In another interesting report, Mishra et al. have presented a work on a wearable electrochemical sensor for the simultaneous direct, decentralized, detection of THC, and alcohol in oral fluids. This sensor has been designed in the form of a ring and includes a voltammetric THC sensor and an amperometric enzymatic alcohol sensor on the ring cap with the wireless electronics embedded within the ring case. The disposable sensing electrode ring cap has been designed so that it allows for fast replacement through alignment with the spring-loaded pins, mounted on the electronic board (PCB), with the current collectors of the sensing electrodes, after each oral fluids test. The printed sensor for dual-analyte detection (ring cover) has been composed of a multi-wall carbon nanotube/carbon electrode for THC detection and a Prussian-blue transducer, coated with alcohol oxidase/chitosan reagent layer, for alcohol detection. This structure makes it possible for THC and alcohol to be detected simultaneously in the same diluted oral fluids sample in 3 min without any interference from the matrix and also no cross talk among sensors. Figure 5 illustrates the ring sensor developed by Mishra et al. The electrochemical technique used for THC and alcohol detection has been square-wave voltammetry and amperometry respectively. The detection limits have been indicted to be 0.5 μM THC and 0.2 mM alcohol. This wearable THC/alcohol sensor has been found promising for both roadside drug testing as well as for drivers’ self-assessment before driving (Mishra et al. 2020).

Fig. 5
figure 5

A (a) The sensor designed by Mishra et al. for simultaneous detection of THC and alcohol. (b) The image of ring-shaped sensor. (c) The ring polymeric case with the embedded electronics and replaceable screen-printed electrodes section. B Mechanisms of THC and alcohol detection using the ring sensor. The voltammogram for the detection of THC (in red) and the amperogram of alcohol detection is also illustrated (in blue). Taken from (Mishra et al. 2020) with permission from Elsevier (Copyright 2020)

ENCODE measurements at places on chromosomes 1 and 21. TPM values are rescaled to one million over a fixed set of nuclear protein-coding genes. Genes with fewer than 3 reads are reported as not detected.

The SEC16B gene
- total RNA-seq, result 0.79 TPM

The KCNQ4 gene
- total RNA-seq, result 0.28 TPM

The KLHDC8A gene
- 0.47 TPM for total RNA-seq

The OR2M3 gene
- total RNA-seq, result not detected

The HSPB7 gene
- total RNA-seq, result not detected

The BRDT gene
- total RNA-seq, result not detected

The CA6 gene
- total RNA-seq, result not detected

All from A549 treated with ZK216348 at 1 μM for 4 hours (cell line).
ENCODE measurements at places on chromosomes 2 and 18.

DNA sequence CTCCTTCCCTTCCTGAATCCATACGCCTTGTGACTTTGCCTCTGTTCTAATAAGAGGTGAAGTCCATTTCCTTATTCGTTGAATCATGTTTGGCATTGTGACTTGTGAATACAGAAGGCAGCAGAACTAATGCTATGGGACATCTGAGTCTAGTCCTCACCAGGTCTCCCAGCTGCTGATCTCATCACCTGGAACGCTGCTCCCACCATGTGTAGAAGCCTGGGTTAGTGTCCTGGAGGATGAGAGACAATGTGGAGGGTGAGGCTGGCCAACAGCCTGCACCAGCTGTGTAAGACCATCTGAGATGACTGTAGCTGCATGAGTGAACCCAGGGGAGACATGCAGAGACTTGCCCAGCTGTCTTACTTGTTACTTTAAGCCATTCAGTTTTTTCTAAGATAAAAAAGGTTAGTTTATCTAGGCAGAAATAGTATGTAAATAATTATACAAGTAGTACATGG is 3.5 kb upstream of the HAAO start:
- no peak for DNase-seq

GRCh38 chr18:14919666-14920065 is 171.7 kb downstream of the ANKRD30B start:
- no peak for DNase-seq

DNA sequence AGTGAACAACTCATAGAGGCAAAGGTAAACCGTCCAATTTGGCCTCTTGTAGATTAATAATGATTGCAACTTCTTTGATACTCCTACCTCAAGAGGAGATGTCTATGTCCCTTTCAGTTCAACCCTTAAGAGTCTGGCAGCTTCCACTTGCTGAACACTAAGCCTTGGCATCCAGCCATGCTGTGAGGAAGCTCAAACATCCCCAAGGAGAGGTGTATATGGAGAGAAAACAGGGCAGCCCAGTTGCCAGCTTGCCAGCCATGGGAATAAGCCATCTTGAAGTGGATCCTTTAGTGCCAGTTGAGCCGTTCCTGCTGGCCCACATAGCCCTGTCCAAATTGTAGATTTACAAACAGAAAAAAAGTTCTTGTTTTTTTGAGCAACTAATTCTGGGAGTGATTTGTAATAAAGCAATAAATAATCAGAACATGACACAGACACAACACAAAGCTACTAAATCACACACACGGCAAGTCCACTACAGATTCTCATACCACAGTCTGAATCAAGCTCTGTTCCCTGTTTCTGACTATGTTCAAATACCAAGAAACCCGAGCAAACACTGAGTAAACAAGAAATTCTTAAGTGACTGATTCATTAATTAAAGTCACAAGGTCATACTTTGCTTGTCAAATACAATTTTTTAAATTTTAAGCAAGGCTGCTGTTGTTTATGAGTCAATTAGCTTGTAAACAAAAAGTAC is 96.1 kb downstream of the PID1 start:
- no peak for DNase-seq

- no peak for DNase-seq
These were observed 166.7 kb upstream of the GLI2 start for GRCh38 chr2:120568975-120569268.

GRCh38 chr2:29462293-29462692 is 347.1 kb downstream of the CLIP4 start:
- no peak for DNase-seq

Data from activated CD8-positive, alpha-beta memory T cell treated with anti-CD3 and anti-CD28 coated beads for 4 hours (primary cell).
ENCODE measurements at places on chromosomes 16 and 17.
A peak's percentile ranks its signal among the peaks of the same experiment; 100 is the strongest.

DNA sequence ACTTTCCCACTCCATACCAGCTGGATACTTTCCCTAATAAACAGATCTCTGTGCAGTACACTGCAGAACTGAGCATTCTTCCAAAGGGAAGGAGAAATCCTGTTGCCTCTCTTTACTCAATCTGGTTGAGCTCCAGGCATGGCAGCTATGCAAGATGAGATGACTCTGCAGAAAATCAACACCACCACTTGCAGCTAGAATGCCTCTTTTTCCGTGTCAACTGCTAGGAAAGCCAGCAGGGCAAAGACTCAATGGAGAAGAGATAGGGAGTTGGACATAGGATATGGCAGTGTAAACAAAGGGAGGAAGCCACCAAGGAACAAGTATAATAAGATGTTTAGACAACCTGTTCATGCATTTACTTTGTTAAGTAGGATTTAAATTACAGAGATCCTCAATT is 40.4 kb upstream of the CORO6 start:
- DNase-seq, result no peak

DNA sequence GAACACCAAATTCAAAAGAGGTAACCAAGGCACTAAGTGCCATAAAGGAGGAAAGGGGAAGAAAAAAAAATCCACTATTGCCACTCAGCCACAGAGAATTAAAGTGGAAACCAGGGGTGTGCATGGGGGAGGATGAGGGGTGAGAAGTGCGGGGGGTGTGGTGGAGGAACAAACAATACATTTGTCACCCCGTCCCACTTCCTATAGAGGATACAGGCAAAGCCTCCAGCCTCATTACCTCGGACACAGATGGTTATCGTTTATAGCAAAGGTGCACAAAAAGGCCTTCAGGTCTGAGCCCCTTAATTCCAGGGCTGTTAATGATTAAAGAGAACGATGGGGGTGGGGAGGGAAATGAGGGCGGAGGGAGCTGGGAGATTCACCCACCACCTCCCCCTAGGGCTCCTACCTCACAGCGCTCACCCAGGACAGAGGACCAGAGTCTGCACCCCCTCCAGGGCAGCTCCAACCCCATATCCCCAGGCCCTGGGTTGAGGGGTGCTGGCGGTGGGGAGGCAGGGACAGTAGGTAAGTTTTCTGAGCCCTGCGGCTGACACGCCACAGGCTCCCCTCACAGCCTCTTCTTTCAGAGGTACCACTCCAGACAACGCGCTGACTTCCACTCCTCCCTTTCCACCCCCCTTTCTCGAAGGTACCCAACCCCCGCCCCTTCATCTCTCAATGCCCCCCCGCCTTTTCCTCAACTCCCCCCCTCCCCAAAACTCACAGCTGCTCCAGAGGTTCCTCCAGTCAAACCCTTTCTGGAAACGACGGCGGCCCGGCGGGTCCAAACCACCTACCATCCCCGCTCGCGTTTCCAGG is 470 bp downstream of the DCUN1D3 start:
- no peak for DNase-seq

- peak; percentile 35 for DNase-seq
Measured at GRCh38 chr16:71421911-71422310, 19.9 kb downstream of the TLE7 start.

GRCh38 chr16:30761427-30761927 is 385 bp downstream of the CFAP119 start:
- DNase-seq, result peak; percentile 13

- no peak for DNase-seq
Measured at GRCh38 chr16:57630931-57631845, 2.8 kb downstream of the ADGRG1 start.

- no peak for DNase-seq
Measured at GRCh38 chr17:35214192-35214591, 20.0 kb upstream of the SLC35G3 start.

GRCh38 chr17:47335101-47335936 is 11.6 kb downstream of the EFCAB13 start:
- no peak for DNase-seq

In another work, Nissim and Compton have introduced an optimized carbon paste electrode, made from graphite powder and mineral oil, for sensitive detection of THC in both aqueous solutions of pH 10.0 and in synthetic oral fluids. Absorptive stripping voltammetry has been utilized as the detection technique. A copper rod with a radius of 1.97 mm running through a Teflon rod has been used to fabricate the carbon paste electrode. The copper rod in Teflon rod has been adjusted so that it leaves 1.00 mm deep cavity at the edge. Two sorts of pastes have been used which have been made by mixing graphite powder with either dioctyl phthalate or mineral oil. 1.4 mL dioctyl phthalate and 4.26 g graphite powder have been mixed to prepare the graphite/dioctyl phthalate paste. The same ratio also has been used to prepare the graphite/mineral oil paste. The surface of the carbon paste electrode has been renewed between each scan by packing fresh paste. Practical limits of detection for THC using this sensor have been reported to be 0.50 μM and 0.10 μM in stationary and stirred aqueous borate buffer solutions, respectively, whereas the theoretical limits of detections have been calculated to be 0.48 nM and 0.41 nM for stationary and stirred THC aqueous borate buffer solutions, respectively. This sensor has been capable of detecting THC concentrations as low as 0.50 μM in synthetic oral fluids solutions. The sensor has had sensitivities of 0.12 μA μM−1, 0.84 μA μM−1 and 0.067 μA μM−1 for the stationary buffer, the stirred buffer, and the oral fluids matrix, respectively (Nissim and Compton 2015).